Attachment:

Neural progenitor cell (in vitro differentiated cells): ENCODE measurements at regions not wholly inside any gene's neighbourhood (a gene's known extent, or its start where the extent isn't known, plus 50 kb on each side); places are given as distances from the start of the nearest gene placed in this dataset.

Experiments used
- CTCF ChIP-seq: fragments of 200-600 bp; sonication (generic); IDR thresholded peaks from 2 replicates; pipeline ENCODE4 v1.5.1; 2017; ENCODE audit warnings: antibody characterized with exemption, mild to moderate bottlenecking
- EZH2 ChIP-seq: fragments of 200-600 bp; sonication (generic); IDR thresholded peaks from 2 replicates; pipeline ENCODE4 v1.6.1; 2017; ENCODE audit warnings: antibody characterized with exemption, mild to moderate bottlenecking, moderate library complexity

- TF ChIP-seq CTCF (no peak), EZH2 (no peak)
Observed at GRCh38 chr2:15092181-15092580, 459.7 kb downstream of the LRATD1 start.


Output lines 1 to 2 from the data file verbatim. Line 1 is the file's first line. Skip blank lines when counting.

Neural progenitor cell (in vitro differentiated cells): ENCODE measurements at regions not wholly inside any gene's neighbourhood (a gene's known extent, or its start where the extent isn't known, plus 50 kb on each side); places are given as distances from the start of the nearest gene placed in this dataset.

Experiments used